Sustained Economic Development
AbstractThis paper, and the body of empirical research and theoretical formulation on which it is based, introduces national policy makers to a more rigorous and relevant approach to understanding the operation and performance of the economy. In sharp contrast to neoclassical theory, the theory of innovation and economic development that guides the analysis in this paper rejects the notion of an economy organised by perfect markets as ideal precisely because such an economy is one in which innovation and economic development would not, and could not, occur. From our perspective, those real-life phenomena that neoclassical economists depict as market imperfections often reflect the social organisation of innovative enterprises, regions, and nations. The point then is not to rid the economy of these so-called "imperfections" or to optimise taking these "imperfections" as constraints. The point is rather to use this social organisation to generate innovation and economic development.In what follows, we outline a perspective on economic development for national policy makers who want to design policies that can encourage the nation's business enterprises to engage in innovation rather than adaptation. We examine the theoretical and empirical weaknesses of the standard analysis of national economic performance that neoclassical economists use in trying to account for economic growth over time and across nations. We argue that what is missing from the neoclassical analysis of growth is a theory of economic development as well as a methodology for analysing the process of economic development in, and changes in economic leadership among, the advanced national economies over the past century.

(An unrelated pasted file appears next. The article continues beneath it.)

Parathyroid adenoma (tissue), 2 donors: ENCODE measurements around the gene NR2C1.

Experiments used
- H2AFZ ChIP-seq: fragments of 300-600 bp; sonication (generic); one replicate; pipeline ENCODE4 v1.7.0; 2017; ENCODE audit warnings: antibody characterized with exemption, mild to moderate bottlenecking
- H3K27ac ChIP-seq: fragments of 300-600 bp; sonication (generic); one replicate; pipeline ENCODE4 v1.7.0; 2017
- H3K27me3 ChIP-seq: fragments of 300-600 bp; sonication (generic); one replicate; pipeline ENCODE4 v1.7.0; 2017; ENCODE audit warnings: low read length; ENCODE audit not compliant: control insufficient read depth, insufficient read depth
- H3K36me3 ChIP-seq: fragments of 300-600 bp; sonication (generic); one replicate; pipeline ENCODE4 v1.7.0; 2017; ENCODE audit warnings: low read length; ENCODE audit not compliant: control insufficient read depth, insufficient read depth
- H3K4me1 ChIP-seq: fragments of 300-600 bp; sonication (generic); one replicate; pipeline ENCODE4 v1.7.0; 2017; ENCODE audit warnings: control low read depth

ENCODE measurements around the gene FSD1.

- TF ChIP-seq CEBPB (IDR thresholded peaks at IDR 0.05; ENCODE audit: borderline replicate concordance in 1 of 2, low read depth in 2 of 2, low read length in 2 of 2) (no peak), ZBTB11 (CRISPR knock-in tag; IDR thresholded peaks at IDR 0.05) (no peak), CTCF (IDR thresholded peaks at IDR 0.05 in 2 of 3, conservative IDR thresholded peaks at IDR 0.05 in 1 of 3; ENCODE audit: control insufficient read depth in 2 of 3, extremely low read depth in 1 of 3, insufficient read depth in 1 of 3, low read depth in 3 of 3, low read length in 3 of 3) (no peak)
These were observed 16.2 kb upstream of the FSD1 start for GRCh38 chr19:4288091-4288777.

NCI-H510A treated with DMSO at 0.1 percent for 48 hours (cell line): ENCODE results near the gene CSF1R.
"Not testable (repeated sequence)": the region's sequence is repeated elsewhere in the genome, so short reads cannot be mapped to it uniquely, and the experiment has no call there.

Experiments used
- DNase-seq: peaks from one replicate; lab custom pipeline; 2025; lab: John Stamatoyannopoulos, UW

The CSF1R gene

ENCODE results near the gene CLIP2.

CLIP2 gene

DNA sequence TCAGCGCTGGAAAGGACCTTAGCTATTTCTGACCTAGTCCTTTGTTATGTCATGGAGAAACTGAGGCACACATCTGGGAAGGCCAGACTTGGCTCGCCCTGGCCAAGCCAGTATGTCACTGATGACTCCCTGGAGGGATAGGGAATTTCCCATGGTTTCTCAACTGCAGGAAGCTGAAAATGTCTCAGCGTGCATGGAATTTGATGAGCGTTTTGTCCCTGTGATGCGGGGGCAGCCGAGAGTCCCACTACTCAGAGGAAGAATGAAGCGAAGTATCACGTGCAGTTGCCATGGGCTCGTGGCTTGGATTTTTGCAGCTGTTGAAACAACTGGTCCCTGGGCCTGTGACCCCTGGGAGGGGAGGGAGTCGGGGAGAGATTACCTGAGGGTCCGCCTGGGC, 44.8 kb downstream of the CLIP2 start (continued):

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Bibliographic InfoPaper provided by The STEP Group, Studies in technology, innovation and economic policy in its series STEP Report series with number 199614.
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This paper has been announced in the following NEP Reports:
- NEP-DEV-2003-08-24 (Development)
- NEP-LAM-2003-08-24 (Central & South America)
- NEP-PKE-2003-08-24 (Post Keynesian Economics)
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